Aki Shimazaki is an outstanding voice in contemporary fiction. Her unforgettable characters and her unique style linger with the readers, long after they have finished her books. We were delighted to be able to ask her more of her literary process and choices, both analyzing her works and asking her about future projects.

Your books are written in an unprecedented style. Somewhere between fiction and lyrical poems. Was it difficult to find your narrative path?

I write my novels in French but always choose as title a Japanese word related to nature, so far at least. Japan has a very rich nature, and nature is venerated there. Many Japanese commune with the art of “haiku”: a poem of seventeen syllables with one word, the “kigo”, referring to one of the four seasons. It is not easy to express all that one wishes to say in a few words. I do not write haikus but I very much enjoy reading them. I admire this traditional art which demands simplicity, precision and depth. This cultural influence seems deeply ingrained in me. When I started my first novel Tsubaki (camellia), I was not really conscious of this. It just happened naturally, and this became my style.

My form of narrative comes to me rather instinctively. I first choose a title and then start writing without a concrete plan. When I finish a chapter, I do not know myself what will follow. It’s a kind of exploration, a journey without a destination, always searching for what I want to say. The text settles down only after many rewritings. Similarly, when I terminate a novel in a pentalogy, I have no clear idea what will be the theme of the next one or who will be its main character. Even though they are fiction, my novels describe life, where things seldom turn out as planned.

I always write in the first person, as if writing a diary. In each novel, the protagonist is different: child, girl or boy, adult, man or woman. I am often astonished by what I discover in myself. Sometimes I sympathize too much with the hero, especially if the story is sad and tragic. However tragic, I always try to leave the door open to some hope. I am quite pleased when readers believe that I write autobiographically.

Why do you think Japan is the perfect setting for your novels?

The theme of each one of my novels is an individual human drama involving love, death, sex, marriage, family, work, war… which are all universal. It does not have to always be in Japan. In fact, my first novel Tsubaki starts and ends in an imaginary country. I also used Montreal in part of my sixth novel, Mitsuba (trefoil). However, I do feel comfortable using characters living in Japan.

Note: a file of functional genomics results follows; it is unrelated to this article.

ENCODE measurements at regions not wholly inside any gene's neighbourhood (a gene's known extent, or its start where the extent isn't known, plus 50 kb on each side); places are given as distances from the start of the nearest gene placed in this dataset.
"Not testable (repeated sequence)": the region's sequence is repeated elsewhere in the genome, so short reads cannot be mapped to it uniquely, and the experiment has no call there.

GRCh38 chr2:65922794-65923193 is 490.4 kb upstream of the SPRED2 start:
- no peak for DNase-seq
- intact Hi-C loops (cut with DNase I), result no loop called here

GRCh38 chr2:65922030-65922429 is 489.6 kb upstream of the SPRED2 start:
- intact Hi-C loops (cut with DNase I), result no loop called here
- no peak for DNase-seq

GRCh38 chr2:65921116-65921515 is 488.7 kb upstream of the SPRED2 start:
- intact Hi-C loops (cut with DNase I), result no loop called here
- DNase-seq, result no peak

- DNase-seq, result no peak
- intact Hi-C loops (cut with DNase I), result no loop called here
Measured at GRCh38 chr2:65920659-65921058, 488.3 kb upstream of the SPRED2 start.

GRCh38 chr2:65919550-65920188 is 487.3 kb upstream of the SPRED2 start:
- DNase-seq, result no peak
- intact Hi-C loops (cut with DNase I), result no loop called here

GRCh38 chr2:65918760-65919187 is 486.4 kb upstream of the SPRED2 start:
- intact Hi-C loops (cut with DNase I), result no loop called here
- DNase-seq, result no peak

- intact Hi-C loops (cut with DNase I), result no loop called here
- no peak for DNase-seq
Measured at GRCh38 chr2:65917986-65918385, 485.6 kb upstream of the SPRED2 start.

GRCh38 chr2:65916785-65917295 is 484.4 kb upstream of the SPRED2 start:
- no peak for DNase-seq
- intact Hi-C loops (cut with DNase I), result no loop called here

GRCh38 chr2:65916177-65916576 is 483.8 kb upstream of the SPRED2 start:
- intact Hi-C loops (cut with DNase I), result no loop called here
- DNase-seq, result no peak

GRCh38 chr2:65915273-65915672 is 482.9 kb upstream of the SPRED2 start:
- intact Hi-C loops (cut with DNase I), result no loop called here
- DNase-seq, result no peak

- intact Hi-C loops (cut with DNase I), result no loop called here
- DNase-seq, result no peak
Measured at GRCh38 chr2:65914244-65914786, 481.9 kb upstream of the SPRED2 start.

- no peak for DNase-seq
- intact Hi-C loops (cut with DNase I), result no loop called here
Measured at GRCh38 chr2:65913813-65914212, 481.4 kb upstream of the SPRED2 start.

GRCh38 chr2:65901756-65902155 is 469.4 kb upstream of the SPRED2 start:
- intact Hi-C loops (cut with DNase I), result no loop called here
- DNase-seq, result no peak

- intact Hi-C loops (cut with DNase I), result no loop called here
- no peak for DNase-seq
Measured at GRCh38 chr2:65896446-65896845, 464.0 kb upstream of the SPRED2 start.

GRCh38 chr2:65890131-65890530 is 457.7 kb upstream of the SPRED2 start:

I was brought up in Japan, studied and worked there until twenty-six. I had never travelled abroad before leaving for Canada. My mentality is naturally rooted in my homeland, no matter how long I have lived away and been speaking other languages.

Do you believe the historical context somehow interacts with the characters of your books?

In my first two pentalogies, there are some historical events that occurred before, during and after the second world war. Such as the colonization of Manchuria and Korea, the atomic bomb on Nagasaki, the deportation of Japanese soldiers to Siberia, etc. The characters certainly interact with these events directly or indirectly. But all the dramas in my novels could happen without them. Forbidden love, adultery, betrayal, abuse of power, parricide… have nothing to do with culture or history. They have to do with human nature.

So why did I use these historical events? I had to clarify for myself questions that had preoccupied me since a long time, especially after I immigrated to Canada. Living in another country allows me to observe more objectively my motherland, for better or for worse. And while I was studying the history of Japan, I felt a strong urge to express my thoughts. So when the idea of my first novel Tsubaki emerged in my mind, I decided to let the characters live through these historical events. However, these are backgrounds, not main themes.

The way you associate your main characters with flowers is exquisite. How did you decide to use floral elements?

Most of my titles are names of plants: camellia, forget-me-not, yellow rose, thistle, narcissus, lily of the valley, etc. Yet there are also insects, birds, mollusks… When I ponder a general theme for a novel, a Japanese word comes into my mind. This often happens while I am observing the plants, the trees, the grass, the birds, the insects around me or in a magazine. I choose a title as I would choose a kigo for a haiku. Sometimes, I start to imagine a story, inspired by the name of a plant which may evoke, for instance, Greek mythology, like the narcissus, “suisen” in Japanese, that became the title of the third novel of my third pentalogy.

Could we already ask you about your future projects and whether Suzuran is the first part of a pentalogy like its predecessors?

Yes, Suzuran (lily of the valley) starts a fourth pentalogy. The second part is due in May 2021 and now I am working on the sequel. As to the French title of the whole pentalogy, I will as always decide it only after it is nearly completed.